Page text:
Athletes on the other hand have weights, class, practice, study hall, homework, social life, eating correctly, traveling, film and sleep. Not to mention games and all of the preparation that goes into that as well. A typical day may look something like this:
- 5am – Wake Up
- 5:30am – 6:45am- Weights
- 7am- Breakfast
- 7:30am- 9am- Nap
- 9:15am- 12pm - Class
- 12:15pm – Lunch
- 1pm – 4pm – Practice
- 5pm – 6:15pm – Class
- 7pm – 9pm – Study Hall
- 9:30pm – Dinner
That is not including extra practice on your game, an increase in class work during midterms and finals week or your beloved social life. If you want to be successful in college it is vital you use your time management wisely to enhance your performance on and off the court.
In order to stay on the right track make sure you are in constant communication with your coaches, professors and advisors. Their jobs are to help you, use them as much as possible and watch the workload get a bit easier with every semester that goes by.
Your Boss. Your Mentor. Your Trainer. Your Guardian. Your Leader. Your Head Coach.
Something to understand about a Head Coaching position is the amount of work they had to go through to get that job. Many coaches were assistants for 10+ years traveling all over the country, working for many different programs just to slowly rise in the rankings in hopes they will get the chance to run a program one day. It is not easy to become the Head Coach of a college team and the salary these men and women receive reflects that.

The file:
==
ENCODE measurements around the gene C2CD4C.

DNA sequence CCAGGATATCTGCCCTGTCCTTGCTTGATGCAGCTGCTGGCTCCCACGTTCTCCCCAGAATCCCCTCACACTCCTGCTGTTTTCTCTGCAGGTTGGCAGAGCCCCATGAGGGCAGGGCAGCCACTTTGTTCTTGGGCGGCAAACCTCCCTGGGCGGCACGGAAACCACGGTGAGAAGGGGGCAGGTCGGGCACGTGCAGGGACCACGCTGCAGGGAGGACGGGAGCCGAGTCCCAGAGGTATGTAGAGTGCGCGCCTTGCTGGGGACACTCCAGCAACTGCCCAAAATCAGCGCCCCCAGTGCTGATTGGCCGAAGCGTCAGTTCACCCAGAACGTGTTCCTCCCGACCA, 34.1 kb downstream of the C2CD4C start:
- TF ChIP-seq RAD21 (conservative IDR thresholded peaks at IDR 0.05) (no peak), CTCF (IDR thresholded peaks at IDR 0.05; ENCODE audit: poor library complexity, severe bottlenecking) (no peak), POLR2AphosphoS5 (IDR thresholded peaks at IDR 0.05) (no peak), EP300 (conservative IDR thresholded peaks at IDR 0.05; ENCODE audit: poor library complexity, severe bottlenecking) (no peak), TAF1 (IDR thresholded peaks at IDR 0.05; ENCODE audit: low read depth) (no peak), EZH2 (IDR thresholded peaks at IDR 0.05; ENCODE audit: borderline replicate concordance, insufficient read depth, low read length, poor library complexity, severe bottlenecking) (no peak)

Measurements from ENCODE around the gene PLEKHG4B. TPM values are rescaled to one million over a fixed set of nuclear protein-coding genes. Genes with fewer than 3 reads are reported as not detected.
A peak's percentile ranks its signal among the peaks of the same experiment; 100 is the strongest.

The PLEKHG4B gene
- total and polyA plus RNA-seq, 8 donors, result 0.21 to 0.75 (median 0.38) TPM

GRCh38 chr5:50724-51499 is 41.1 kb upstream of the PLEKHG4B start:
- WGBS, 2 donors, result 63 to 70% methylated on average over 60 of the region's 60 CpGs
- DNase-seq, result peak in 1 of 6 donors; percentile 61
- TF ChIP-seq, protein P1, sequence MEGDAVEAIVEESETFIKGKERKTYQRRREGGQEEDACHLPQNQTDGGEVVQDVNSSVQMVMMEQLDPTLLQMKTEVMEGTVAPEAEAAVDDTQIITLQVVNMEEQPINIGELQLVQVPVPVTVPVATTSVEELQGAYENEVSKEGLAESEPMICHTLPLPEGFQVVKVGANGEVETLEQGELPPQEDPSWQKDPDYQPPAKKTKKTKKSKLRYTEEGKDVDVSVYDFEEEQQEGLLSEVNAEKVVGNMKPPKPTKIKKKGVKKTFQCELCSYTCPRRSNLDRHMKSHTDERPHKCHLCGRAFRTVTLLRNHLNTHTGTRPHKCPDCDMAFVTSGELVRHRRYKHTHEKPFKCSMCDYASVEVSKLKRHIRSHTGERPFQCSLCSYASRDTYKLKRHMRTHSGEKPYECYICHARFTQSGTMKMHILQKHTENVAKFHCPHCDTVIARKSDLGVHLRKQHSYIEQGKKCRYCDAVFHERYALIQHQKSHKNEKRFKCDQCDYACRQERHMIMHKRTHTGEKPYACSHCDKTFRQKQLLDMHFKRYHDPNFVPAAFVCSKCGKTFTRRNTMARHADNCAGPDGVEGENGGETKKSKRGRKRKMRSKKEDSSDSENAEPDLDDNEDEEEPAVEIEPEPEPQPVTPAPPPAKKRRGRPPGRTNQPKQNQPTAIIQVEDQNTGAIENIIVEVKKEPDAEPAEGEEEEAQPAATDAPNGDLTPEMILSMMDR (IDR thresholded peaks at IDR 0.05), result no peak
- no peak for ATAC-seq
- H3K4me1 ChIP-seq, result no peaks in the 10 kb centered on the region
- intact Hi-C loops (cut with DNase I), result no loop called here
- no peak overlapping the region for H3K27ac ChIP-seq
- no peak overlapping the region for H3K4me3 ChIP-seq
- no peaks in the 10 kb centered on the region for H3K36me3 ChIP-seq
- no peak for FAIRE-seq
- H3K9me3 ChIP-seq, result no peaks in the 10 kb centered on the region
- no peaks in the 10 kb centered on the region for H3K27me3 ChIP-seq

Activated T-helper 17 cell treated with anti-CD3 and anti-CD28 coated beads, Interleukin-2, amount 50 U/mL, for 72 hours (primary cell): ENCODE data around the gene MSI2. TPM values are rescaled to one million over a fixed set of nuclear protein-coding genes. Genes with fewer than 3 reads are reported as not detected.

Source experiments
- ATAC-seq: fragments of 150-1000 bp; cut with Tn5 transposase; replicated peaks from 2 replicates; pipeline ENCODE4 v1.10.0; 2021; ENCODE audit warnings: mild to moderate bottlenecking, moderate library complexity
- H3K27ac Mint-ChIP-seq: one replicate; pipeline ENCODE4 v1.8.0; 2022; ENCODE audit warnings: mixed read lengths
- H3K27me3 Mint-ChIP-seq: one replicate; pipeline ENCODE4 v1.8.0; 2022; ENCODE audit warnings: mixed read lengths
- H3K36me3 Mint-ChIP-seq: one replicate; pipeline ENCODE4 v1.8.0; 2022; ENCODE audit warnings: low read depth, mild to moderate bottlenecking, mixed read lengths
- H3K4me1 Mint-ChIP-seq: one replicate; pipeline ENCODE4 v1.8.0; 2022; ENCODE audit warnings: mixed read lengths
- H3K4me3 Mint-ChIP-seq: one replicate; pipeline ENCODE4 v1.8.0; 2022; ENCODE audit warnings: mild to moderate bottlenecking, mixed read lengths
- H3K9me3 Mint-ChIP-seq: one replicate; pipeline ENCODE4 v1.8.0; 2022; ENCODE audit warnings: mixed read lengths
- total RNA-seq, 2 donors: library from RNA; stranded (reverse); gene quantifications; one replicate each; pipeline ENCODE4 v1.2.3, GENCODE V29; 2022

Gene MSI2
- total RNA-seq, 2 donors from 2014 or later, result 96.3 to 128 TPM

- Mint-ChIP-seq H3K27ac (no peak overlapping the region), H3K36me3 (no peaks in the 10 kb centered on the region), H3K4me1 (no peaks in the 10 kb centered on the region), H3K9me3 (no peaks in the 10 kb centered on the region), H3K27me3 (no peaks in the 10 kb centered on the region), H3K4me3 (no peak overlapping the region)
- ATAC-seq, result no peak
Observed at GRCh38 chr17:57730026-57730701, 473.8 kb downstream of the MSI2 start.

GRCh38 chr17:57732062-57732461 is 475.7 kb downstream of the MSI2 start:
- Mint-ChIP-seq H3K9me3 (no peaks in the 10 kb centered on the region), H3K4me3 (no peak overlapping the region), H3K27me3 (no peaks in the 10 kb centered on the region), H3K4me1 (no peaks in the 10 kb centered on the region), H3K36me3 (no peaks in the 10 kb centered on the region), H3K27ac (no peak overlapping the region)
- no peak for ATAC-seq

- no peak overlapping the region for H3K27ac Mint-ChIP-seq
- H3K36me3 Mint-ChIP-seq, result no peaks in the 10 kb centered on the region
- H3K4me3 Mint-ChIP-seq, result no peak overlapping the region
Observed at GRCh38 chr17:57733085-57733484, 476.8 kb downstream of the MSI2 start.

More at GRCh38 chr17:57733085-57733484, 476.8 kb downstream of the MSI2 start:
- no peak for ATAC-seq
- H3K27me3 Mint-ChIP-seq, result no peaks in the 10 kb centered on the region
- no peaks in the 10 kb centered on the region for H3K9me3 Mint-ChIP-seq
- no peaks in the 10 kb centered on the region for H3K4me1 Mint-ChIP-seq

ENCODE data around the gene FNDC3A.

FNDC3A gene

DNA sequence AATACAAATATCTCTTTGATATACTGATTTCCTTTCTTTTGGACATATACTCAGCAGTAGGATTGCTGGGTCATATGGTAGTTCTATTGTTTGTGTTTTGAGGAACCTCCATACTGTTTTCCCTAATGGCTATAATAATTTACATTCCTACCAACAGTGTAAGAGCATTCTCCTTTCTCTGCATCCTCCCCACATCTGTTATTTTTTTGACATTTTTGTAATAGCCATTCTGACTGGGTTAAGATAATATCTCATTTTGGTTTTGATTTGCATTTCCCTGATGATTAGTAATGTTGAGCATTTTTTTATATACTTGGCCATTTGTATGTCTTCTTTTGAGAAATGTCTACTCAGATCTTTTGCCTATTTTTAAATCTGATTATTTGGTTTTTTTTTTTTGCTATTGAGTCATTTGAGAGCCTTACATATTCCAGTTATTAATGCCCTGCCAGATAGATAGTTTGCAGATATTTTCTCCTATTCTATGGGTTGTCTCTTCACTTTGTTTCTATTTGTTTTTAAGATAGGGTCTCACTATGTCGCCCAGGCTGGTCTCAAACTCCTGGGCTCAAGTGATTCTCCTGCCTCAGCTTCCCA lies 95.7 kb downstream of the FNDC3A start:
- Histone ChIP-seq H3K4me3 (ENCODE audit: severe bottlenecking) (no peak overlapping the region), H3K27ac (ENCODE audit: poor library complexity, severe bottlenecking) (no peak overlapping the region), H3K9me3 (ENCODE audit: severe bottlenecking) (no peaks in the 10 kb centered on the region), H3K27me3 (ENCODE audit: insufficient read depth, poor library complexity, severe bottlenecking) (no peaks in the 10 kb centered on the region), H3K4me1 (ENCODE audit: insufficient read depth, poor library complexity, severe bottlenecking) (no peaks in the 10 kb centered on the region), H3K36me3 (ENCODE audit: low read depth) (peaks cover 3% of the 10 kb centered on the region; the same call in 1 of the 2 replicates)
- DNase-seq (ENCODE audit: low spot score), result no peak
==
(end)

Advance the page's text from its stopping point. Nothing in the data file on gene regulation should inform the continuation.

With that being said, players must understand these coaches have not only been doing this job for a very long time, but they have also paid many dues to run the program under their carefully honed leadership. To think you are going to step on campus and make the program your own is a long shot. In college the game is much more structured than you ever could imagine and the demand to do what the head coach wants is far greater than it is in high school.
In order to become the player you want to be you must first become the player the coach wanted you to be.
During the recruiting process they will lay out a vision for how they say your skill set fitting in their system. From the very first day in practice do whatever it takes to become that player. Be a coachable basketball player. The better you get at your role, the more freedom you will receive to branch outside of that.
I have seen lockdown defenders become 3-point specialist just by doing their job and being prepared for another opportunity when it presented itself. It is quite simple, the more time you can buy yourself on the floor the more opportunity you will have to showoff your skills.
At the end of the day your head coach makes all of the decisions. It would be in your best interest to make sure you both are on the same page when it comes to his expectations and that you follow those guidelines every chance you get.
Playing college basketball is amazing. There is no better feeling than stepping on the court with thousands of raging students yelling your name as you play the game you love and then having them recognizing you in class the next day.
The bond you make with teammates throughout the years will last a lifetime and the memories you make together will never be forgotten. It will be the best time of your life, but first you must take the necessary steps to ensure you get the most out of every single moment to optimize your experience playing college basketball.
Derek Brown is a former D1 point guard at San Jose State and Texas State. He has served hundreds of ambitious basketball players as a basketball trainer and also as an AAU basketball coach. Derek is a contributing writer to leading basketball blogs across the nation.